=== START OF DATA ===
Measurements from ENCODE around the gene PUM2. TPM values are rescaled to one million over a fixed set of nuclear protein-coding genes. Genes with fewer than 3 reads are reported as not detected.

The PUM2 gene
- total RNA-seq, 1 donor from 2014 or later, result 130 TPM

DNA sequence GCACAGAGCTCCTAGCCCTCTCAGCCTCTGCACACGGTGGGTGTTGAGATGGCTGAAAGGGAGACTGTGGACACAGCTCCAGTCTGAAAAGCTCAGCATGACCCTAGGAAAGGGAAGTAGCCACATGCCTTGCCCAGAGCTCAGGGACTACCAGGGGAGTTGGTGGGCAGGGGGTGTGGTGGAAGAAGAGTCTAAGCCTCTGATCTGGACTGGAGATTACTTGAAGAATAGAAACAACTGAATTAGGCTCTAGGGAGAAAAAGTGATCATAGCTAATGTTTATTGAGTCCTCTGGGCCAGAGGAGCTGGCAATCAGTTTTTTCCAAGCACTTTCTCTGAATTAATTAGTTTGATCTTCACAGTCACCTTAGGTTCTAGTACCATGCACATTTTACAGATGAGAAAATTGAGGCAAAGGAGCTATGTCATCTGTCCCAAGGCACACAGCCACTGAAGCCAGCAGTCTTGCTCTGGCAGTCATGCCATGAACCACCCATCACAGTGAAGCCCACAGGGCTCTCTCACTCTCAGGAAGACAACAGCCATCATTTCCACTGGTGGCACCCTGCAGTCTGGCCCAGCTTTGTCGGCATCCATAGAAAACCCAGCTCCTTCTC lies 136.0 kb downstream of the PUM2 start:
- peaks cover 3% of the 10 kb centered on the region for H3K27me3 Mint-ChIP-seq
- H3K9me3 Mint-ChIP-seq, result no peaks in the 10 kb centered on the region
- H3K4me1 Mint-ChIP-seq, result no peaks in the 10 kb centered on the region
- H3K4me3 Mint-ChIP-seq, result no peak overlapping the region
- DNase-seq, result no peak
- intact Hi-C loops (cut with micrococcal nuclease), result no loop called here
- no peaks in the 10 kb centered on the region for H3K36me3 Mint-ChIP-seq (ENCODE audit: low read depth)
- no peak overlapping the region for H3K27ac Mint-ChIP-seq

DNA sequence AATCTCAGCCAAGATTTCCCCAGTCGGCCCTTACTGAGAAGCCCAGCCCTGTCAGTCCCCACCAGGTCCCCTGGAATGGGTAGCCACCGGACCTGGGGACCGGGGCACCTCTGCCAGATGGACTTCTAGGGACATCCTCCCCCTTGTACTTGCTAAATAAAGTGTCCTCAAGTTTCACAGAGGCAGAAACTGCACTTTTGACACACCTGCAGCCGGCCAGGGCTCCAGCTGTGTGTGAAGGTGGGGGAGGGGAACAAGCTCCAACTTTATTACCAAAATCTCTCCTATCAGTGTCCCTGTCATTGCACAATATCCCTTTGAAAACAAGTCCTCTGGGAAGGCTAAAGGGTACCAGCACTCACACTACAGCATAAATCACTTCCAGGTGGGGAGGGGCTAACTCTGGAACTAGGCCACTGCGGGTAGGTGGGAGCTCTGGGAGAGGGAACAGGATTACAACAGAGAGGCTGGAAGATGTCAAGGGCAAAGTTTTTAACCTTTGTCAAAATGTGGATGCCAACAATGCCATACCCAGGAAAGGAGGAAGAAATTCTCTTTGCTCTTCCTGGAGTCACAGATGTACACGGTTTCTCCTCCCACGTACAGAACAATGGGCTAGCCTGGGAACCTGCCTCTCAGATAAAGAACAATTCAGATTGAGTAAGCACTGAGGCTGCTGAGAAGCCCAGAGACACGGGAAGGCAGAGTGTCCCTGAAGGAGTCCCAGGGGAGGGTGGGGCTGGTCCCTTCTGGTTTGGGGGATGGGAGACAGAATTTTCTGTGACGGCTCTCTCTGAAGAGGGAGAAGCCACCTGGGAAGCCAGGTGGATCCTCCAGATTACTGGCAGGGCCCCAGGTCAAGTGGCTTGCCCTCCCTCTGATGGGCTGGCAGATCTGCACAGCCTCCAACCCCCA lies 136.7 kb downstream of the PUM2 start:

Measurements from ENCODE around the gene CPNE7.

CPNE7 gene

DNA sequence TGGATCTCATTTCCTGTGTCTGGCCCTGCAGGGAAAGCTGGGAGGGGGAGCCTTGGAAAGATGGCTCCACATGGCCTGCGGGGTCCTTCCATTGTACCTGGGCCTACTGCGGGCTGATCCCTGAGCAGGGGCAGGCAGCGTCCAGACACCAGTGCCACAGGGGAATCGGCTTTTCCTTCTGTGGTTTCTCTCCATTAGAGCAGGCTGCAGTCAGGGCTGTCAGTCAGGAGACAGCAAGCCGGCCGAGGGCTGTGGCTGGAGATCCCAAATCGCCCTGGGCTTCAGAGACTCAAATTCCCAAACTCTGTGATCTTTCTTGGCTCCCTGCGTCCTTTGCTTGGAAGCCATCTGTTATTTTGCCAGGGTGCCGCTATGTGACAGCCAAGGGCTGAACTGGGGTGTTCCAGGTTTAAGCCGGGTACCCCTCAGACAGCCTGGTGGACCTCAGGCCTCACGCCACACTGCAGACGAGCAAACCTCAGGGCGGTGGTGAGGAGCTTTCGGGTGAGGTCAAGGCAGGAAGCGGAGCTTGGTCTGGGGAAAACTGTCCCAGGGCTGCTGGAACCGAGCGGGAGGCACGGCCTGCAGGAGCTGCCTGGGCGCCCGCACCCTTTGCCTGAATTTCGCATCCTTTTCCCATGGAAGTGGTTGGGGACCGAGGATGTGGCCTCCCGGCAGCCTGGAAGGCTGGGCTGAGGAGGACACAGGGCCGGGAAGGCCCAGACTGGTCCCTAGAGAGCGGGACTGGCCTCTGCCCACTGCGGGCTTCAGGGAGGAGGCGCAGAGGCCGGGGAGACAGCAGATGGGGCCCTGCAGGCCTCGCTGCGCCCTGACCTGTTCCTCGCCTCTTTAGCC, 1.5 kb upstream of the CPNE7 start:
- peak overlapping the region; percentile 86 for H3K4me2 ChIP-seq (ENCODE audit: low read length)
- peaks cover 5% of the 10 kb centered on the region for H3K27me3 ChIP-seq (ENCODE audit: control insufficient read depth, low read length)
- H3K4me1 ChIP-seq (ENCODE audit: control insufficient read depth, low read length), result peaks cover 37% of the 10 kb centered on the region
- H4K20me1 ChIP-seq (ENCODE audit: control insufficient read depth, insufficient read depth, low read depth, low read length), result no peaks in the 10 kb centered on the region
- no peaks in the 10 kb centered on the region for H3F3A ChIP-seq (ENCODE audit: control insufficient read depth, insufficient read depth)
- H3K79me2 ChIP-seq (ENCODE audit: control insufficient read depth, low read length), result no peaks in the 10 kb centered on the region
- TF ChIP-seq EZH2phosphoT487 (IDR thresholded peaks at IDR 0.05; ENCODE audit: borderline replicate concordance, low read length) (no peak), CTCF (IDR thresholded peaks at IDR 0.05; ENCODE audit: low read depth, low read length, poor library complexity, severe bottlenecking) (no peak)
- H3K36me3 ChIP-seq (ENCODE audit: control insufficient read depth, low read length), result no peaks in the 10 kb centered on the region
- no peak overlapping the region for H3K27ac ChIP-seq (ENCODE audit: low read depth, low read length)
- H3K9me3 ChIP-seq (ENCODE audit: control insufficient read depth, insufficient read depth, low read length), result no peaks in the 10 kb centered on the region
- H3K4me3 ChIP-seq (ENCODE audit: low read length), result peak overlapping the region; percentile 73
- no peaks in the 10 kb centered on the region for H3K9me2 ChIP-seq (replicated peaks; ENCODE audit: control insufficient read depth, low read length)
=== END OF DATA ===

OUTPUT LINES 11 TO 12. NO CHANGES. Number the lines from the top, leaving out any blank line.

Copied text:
- no peaks in the 10 kb centered on the region for H3K36me3 Mint-ChIP-seq (ENCODE audit: low read depth)
- no peak overlapping the region for H3K27ac Mint-ChIP-seq